Maybe the ambiguity is necessary with something as big as love. Different languages have addressed this by simply adding words for love. Greek has at least four. Ancient Sanskrit has more than 200 words. Words are to be used in stories to describe love in action. When language fails, we turn to the actions themselves. Acts of love are more recognized than prescribed, and more so on the scale of the personal than communal. We can tell how we feel (more often than not) when we are acted upon in love, yet societies, institutions, corporations, or governments will rarely be described as loving – not because they aren’t, but because we somehow know that love is not a corporate thing – it is personal. When actions fail, a definition seems to be the final place we can go for knowledge. In all my endeavors, I have yearned for something more concrete, grounded even, that I could sink my teeth into, and work out – a prompt, a directive, anything. I had been familiar with popular pull quotes from the Bible likely more widely known even than the letter by Paul. Things like:

For God so loved the world that he gave his one and only Son, that whoever believes in him shall not perish but have eternal life. (John 3:16, this is how God loves)

Or this more poignant and personally applicable one:

Greater love has no one than this: to lay down one’s life for one’s friends. (John 15:13, this is what love looks like at its greatest)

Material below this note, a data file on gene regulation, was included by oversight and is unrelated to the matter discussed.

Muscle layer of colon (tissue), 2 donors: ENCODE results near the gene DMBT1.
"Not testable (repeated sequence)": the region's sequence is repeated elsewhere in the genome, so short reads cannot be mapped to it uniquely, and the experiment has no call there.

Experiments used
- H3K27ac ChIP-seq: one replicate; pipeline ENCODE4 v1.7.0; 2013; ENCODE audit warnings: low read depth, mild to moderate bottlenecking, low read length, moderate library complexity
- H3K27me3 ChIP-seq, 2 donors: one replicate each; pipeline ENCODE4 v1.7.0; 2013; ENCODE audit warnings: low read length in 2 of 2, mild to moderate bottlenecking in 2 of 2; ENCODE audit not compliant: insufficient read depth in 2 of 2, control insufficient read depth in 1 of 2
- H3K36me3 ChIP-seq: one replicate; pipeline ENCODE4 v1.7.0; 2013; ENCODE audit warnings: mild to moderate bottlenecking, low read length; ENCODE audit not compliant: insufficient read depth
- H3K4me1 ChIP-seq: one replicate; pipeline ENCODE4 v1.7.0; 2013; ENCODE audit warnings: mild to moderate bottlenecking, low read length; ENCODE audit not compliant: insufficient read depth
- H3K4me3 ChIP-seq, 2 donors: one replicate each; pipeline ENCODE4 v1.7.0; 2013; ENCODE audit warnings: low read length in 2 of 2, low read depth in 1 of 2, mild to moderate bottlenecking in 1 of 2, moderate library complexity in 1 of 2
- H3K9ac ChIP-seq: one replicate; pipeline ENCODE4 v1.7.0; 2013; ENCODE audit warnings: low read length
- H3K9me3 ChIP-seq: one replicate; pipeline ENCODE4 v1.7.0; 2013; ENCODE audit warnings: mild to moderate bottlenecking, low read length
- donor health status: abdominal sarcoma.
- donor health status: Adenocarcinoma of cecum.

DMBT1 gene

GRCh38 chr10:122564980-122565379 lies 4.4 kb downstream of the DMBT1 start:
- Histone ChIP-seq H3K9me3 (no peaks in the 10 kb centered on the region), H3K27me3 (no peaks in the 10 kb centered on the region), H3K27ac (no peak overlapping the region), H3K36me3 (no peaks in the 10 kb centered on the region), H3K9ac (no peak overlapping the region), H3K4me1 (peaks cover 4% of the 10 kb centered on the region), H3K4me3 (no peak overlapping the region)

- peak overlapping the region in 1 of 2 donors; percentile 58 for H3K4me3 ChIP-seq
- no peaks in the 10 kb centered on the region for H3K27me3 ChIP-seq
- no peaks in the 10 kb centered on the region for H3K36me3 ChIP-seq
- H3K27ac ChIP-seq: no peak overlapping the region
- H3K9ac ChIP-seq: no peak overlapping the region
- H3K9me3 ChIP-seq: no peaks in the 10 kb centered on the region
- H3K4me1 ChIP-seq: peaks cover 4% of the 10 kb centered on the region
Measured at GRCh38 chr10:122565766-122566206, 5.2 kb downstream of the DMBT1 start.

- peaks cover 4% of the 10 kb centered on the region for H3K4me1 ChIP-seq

While these were formative, they seemed outlandish. Was I supposed to lay down my life for all my friends? I tried this out, keeping my schedule as open as possible, just in case a friend would call or wanted to hang out, for example. I was ready, thanks to the habits of my family to drop everything for a friend – even if the reciprocation would not be there. These, I think were good practices, but pushed my limits. How much time could I hold for “Just in case” scenarios? How many times could I drop everything until I dropped something really important? Again, my limited nature began to force choices, and the realization that I would never be big enough to be able to prepare for all the needs of love.

Small Love

The other way to approach love would then be in the smaller, or even smallest scale. If starting with the big thing had me hitting my limits quickly, maybe I could build up to it? Might starting with small love build a foundation from which the larger aspects of love could grow? C.S. Lewis describes affection as love in the small things – a word or sentence, a touch, an expression, a gesture, or a small offering perhaps. Bingo. My entire life – the series of small things I do throughout the day – could be infused with love. I could turn to this as a daily practice, reflection, and pursuit. But whether big or small, I still didn’t have a concise definition.

Risks in Love